On the menu today: As of tomorrow, under U.S. law, the 2020 presidential election is really, really, really over, under something called the “safe harbor deadline.” The Supreme Court might weigh in on Representative Mike Kelly’s suit, which aims to invalidate all of the mail-in ballots in Pennsylvania this year. Meanwhile, the Trump campaign’s last-ditch legal efforts and attempts to sway state legislatures continue in Arizona and Wisconsin . . . with a, er, consistent record of success.
The 2020 Election’s ‘Safe Harbor’ Deadline Is Almost Here
Tomorrow, under U.S. law, the election results in each state become finalized under what is called the “safe harbor deadline.” The law declares that any completed and certified vote count “made at least six days before the time fixed for the meeting of the electors, such determination made pursuant to such law so existing on said day, and made at least six days prior to said time of meeting of the electors, shall be conclusive, and shall govern in the counting of the electoral votes as provided in the Constitution.”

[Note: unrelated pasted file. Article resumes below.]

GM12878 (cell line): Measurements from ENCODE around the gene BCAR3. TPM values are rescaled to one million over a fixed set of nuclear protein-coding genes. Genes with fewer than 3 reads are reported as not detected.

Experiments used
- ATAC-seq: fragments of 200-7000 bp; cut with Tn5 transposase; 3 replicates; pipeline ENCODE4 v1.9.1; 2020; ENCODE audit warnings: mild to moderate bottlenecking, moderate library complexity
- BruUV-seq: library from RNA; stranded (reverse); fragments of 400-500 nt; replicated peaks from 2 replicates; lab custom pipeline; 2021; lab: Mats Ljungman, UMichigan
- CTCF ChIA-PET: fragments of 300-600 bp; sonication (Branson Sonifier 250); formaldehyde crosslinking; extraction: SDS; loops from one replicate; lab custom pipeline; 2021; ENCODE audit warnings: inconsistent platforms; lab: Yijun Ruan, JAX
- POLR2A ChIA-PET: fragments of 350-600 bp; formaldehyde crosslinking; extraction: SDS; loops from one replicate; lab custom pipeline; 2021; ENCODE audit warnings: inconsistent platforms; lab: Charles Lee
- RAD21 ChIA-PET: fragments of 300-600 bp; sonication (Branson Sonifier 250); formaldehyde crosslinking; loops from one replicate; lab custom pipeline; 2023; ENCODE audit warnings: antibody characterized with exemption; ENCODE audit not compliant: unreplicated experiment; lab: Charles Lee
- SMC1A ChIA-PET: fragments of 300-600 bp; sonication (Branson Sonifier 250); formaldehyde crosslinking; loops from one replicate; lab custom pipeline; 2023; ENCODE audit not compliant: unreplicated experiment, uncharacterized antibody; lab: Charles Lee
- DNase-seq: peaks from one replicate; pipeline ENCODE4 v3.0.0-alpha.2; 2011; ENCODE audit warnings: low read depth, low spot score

Federal law sets “the first Monday after the second Wednesday in December” as the date for electors to meet in each state and in the District of Columbia — which this year is December 14. Six days before December 14 is tomorrow.
As of this writing, the U.S. Supreme Court has a few hours to act upon a lawsuit filed by Pennsylvania GOP representative Mike Kelly, who argues that his state’s vote-by-mail law is unconstitutional and that every mail-in ballot cast in the state should be thrown out. This is the case that the Pennsylvania supreme court dismissed “with prejudice based upon [Kelly’s] failure to file the constitutional challenge in a timely manner” — concluding that Kelly should have filed his objection to the state’s mail-in ballot law before the state’s June 2020 primary election and the November general election.